While it is best to get the exposure right in the first place, you can fix this by moving the Exposure slider to the right. As you do so, the histogram also moves to the right. The Exposure slider is quite clever and increases brightness mostly in the mid-tones to prevent highlight clipping. You may be able to push it a long way to the right without losing any highlight detail.

Here, I set Exposure to +1.6, and the histogram looks much better.

The Lightroom histogram

This is what the photo itself looks like after that simple adjustment. Now it is ready for further refinement.

The Lightroom histogram

If you see a gap on the right side of the histogram yet the brightness of the photo looks okay to your eye, it could be a sign that the brightness of your monitor is set too high. If this is the case, you will find your photos look dark when printed or viewed on other people’s monitors. Ideally, you want to calibrate your monitor to be the correct brightness.

The histogram and contrast

If the histogram is bunched together and doesn’t cover the entire range of the graph this indicates that the photo has low contrast. This is most likely to happen when shooting in flat light.

Here’s a histogram that demonstrates this.

The Lightroom histogram low contrast

The histogram belongs to a black and white photo taken on a cloudy day in warm and humid conditions. The spray coming from the sea reduced the contrast of the scene, resulting in a very flat image.

The Lightroom histogram

I used the Tone sliders to increase contrast and stretch the histogram so that it filled the space available. The histogram acted as a guide that told me exactly what was wrong with the image and helped me add the contrast back into the photo that it lacked.

The Lightroom histogram contrast adjusted

The histogram and the Tone sliders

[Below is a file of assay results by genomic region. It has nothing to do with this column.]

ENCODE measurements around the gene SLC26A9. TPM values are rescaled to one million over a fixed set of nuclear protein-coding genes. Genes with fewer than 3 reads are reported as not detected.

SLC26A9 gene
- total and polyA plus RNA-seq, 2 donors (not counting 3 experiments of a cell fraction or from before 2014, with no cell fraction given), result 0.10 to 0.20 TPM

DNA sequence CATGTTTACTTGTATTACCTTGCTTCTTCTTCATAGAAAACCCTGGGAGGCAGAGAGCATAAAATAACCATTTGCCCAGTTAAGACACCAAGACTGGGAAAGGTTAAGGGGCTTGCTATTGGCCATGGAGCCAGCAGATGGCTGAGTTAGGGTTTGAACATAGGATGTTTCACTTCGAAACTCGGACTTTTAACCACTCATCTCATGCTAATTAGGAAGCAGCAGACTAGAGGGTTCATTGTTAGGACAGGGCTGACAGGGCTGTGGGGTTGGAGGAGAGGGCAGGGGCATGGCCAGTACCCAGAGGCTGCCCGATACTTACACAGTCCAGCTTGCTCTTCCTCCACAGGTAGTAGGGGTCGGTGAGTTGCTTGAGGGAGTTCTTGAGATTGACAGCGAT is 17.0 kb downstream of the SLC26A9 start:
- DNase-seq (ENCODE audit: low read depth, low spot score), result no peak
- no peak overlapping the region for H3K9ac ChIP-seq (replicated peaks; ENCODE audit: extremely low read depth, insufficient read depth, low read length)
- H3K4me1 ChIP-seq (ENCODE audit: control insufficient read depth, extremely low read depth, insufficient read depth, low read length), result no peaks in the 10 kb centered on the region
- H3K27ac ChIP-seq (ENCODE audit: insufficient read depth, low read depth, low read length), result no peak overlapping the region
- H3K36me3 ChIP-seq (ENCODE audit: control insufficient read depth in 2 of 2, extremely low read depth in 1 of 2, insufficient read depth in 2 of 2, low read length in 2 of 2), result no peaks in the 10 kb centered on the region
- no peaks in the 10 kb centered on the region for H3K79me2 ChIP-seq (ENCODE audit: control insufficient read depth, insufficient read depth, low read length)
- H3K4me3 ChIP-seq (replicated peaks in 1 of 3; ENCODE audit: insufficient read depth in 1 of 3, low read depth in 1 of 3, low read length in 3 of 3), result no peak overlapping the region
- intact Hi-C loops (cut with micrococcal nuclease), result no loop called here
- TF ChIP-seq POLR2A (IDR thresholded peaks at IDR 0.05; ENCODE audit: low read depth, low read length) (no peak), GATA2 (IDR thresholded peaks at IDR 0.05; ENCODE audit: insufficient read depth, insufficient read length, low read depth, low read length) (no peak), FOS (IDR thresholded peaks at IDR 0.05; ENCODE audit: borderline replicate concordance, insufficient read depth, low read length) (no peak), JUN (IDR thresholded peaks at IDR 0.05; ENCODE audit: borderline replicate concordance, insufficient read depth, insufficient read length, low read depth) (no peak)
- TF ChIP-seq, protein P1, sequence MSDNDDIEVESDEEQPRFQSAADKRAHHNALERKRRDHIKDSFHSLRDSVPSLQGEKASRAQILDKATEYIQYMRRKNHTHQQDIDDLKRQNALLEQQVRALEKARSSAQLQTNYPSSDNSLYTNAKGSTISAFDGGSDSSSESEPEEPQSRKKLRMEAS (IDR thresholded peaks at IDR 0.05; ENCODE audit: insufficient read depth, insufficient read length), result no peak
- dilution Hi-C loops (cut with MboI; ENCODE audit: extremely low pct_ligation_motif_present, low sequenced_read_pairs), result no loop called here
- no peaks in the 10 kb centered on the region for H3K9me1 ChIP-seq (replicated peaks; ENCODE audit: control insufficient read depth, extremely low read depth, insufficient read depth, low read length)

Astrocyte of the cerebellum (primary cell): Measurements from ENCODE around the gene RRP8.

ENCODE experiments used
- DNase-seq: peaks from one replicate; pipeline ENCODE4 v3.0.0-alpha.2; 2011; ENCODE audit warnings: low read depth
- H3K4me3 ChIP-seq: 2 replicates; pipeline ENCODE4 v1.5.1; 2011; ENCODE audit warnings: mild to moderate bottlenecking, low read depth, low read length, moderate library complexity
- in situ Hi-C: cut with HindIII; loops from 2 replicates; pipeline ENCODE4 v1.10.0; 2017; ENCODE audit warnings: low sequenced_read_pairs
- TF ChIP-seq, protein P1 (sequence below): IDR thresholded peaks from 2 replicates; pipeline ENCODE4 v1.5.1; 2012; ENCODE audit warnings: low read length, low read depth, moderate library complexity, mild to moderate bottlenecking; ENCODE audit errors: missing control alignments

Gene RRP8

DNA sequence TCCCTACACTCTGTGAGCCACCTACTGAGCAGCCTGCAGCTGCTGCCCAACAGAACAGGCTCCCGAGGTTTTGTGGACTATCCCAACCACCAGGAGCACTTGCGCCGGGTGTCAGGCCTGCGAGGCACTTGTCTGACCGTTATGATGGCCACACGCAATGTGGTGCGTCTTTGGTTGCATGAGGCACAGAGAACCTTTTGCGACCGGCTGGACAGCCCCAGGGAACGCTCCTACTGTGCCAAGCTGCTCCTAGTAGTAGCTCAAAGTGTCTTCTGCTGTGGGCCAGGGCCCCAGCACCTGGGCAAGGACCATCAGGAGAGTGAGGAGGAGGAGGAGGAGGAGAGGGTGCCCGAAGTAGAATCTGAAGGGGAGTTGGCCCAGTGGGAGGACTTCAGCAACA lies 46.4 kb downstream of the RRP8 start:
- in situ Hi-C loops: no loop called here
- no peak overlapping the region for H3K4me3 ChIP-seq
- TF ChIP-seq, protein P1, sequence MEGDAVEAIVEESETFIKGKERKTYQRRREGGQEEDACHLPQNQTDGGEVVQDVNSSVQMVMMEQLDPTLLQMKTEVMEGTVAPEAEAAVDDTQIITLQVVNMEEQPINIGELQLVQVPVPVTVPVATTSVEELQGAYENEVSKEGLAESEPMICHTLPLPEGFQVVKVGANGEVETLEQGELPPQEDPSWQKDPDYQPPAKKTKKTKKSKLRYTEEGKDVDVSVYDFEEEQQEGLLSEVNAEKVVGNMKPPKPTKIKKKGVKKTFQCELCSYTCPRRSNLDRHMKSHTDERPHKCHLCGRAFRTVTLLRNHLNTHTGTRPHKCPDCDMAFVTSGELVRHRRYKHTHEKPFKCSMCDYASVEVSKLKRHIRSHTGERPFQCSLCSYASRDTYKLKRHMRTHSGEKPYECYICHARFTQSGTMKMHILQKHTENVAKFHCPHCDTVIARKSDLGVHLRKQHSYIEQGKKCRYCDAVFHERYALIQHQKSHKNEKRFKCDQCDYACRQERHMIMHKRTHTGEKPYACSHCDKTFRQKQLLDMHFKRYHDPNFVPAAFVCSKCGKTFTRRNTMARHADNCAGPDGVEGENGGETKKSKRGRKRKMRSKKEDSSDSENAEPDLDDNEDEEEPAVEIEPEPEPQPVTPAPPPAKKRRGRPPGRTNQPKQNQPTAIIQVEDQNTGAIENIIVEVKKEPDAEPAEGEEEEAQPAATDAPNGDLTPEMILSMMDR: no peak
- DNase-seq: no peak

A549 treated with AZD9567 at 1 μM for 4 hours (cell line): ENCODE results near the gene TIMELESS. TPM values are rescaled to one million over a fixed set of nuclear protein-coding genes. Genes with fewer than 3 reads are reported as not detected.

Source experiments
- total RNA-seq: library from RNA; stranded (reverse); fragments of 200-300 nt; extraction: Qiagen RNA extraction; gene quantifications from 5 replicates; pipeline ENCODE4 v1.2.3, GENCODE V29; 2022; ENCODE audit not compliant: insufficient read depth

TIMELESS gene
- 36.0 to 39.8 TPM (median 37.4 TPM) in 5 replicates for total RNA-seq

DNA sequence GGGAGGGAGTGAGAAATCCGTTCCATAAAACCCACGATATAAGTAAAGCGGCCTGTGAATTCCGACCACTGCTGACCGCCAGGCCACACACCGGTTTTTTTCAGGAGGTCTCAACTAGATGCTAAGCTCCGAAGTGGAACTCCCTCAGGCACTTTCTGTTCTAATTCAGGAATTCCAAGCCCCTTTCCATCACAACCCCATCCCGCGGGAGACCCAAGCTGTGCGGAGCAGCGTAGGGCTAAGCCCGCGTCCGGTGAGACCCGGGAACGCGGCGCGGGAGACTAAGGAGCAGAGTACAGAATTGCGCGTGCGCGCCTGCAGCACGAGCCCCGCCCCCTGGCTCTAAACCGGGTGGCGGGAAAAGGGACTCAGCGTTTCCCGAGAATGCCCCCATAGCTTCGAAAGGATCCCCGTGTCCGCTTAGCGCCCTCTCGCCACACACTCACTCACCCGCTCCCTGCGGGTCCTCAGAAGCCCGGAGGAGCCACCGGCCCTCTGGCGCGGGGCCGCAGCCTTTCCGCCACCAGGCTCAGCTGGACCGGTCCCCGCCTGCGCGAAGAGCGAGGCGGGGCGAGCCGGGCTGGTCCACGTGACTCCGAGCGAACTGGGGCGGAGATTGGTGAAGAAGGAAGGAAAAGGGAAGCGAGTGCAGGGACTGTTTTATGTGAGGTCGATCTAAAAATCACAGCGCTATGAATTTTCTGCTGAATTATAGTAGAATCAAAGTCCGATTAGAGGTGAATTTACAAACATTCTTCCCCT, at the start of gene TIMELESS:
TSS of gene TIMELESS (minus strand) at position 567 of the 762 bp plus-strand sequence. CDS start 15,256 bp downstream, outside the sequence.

There are five zones in the Lightroom histogram.

When you move the mouse over the Exposure, Highlights, Shadows, Whites or Blacks sliders in the Basic panel the zone that is affected by that slider is shown in light gray in the histogram. I’ve added red lines to make it clear where each zone falls.


The same zones are shown when you move the mouse over the histogram itself. The name of the slider that controls the tones in that part of the histogram is displayed underneath.

This diagram (right) shows the zone that corresponds to the Shadows slider.lightroom-histogram-sliders


When you see the icon with the two arrows (circled in green), hold the left mouse button down and move side to side to adjust move the Shadows slider left or right. The histogram will change as you do so. This technique gives you control over the Tone sliders from the histogram itself.

Each slider controls a particular zone, but bear in mind that those adjustments also make changes in the other zones. Don’t worry if this sounds complicated – it will make perfect sense once you try it out for yourself. The key is to practice, and you will soon understand the relationship between the Tone sliders and the histogram.

Luminance and color histograms

If you’re processing a color photo you’ll notice part of the histogram is colored. Lightroom is actually showing you four histograms in one. On top is the luminance histogram, shown in gray. This shows brightness values only and has nothing to do with color. This is similar to the luminance histogram on your camera. The other three histograms are colored red, green and blue and correspond to the color channels in the image (some cameras also show these histograms).

You’ll also see some additional colors (like yellow) where the red, green and blue histograms overlap.

Saturation and the histogram